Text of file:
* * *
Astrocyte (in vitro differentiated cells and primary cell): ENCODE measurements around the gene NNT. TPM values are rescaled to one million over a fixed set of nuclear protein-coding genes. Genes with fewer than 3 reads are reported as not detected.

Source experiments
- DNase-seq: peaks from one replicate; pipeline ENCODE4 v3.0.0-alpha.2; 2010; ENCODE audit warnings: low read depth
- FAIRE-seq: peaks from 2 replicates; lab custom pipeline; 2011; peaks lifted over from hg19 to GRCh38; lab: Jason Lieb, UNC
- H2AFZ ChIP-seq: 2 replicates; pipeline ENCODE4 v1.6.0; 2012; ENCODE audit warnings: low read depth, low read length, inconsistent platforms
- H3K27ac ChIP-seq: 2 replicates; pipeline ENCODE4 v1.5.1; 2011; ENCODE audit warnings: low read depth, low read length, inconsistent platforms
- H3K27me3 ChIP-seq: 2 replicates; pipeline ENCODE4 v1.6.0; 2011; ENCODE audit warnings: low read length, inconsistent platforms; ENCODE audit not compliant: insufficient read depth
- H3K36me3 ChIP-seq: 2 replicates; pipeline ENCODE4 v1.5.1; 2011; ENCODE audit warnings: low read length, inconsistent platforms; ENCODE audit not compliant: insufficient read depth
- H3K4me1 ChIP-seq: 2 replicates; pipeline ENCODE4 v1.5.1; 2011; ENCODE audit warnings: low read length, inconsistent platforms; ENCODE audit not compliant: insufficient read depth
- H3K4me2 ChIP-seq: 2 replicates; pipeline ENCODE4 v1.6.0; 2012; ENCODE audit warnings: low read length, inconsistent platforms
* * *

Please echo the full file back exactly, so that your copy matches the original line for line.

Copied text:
Astrocyte (in vitro differentiated cells and primary cell): ENCODE measurements around the gene NNT. TPM values are rescaled to one million over a fixed set of nuclear protein-coding genes. Genes with fewer than 3 reads are reported as not detected.

Source experiments
- DNase-seq: peaks from one replicate; pipeline ENCODE4 v3.0.0-alpha.2; 2010; ENCODE audit warnings: low read depth
- FAIRE-seq: peaks from 2 replicates; lab custom pipeline; 2011; peaks lifted over from hg19 to GRCh38; lab: Jason Lieb, UNC
- H2AFZ ChIP-seq: 2 replicates; pipeline ENCODE4 v1.6.0; 2012; ENCODE audit warnings: low read depth, low read length, inconsistent platforms
- H3K27ac ChIP-seq: 2 replicates; pipeline ENCODE4 v1.5.1; 2011; ENCODE audit warnings: low read depth, low read length, inconsistent platforms
- H3K27me3 ChIP-seq: 2 replicates; pipeline ENCODE4 v1.6.0; 2011; ENCODE audit warnings: low read length, inconsistent platforms; ENCODE audit not compliant: insufficient read depth
- H3K36me3 ChIP-seq: 2 replicates; pipeline ENCODE4 v1.5.1; 2011; ENCODE audit warnings: low read length, inconsistent platforms; ENCODE audit not compliant: insufficient read depth
- H3K4me1 ChIP-seq: 2 replicates; pipeline ENCODE4 v1.5.1; 2011; ENCODE audit warnings: low read length, inconsistent platforms; ENCODE audit not compliant: insufficient read depth
- H3K4me2 ChIP-seq: 2 replicates; pipeline ENCODE4 v1.6.0; 2012; ENCODE audit warnings: low read length, inconsistent platforms